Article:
You need to be aware of another potential pitfall. Because science tells us that reinforcing a behavior strengthens it, we need to be exceedingly careful to not inadvertently reinforce the wrong behavior. Think "I want boobies!" Your in-laws are over for lunch and everyone is eating together at the table (the antecedent). Your 2.5 year old son asks for more blueberries, "I want boobies" (the behavior) and everyone erupts with laughter (the consequence). And because everyone giggled in delight (the reinforcer), he did it again! And again! Your cute little angel child now runs around saying "I want boobies!" to perfect strangers to get a laugh. After all, he's been repeatedly reinforced for it.


Now imagine your very own rambunctious 3 year-old. He’s buckled up in the cart with you at the grocery store. You pass the bakery and the lady behind the counter offers him a cookie. You politely decline on his behalf, as he just gobbled two bags of fruit snacks while you frantically shopped super-speed to avoid a public melt down (antecedent). Upon hearing you say “no thank you” and heading towards the cheese, he opens the floodgates and starts to cry loudly, even throwing his head back and all (behavior). You have four more things on your list and still need to grab your prescription too, so you change your mind and give in. He gets the cookie (consequence). Is he more or less likely to cry again when he’s told no or denied access to something he really wants? More! He has learned in that split second that crying was an effective way to get what he wanted. He was rewarded for crying, even though I’m sure it was unintentional on your part. The cookie reinforced crying and inadvertent reinforcement occurred. While you didn't overtly praise crying, giving in with the cookie shaped his behavior.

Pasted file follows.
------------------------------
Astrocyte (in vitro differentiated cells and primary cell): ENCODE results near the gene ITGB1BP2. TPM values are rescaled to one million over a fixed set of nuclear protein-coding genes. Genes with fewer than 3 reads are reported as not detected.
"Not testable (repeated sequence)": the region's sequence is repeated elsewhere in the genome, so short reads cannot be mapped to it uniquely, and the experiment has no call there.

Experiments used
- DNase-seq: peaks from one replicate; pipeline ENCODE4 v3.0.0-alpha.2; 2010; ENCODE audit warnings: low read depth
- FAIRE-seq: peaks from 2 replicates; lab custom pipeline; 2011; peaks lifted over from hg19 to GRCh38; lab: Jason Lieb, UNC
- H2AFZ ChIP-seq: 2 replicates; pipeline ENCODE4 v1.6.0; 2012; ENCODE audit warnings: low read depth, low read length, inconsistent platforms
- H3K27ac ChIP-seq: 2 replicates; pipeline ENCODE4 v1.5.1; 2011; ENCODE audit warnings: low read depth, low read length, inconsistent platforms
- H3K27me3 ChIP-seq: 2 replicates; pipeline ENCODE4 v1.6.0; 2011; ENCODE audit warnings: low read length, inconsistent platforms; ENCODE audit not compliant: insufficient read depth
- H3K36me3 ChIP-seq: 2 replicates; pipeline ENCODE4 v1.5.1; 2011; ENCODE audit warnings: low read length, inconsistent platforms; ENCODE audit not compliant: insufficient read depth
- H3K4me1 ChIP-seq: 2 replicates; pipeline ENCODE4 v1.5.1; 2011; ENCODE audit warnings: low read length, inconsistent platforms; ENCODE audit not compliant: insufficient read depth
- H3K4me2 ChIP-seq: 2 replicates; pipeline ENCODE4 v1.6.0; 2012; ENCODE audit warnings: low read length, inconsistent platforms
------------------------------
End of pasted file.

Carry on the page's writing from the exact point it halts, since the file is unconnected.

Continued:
Inadvertent reinforcement can occur a lot more subtly too. Let's say you tell your child "It's time to go to bed" (the antecedent) and he begins to pout. He makes a sad face and his shoulders drop (the behavior) and he looks sort of cute pouting so you say, "Oh don't be sad, how about one more book?" (the consequence). More or less likely to pout to get what he wants moving forward? More! You didn't have to say, "Good pouting!" to inadvertently reinforce pouting. Just by reducing the demand and extending his bedtime by one little book, he got the message. Get it? Good!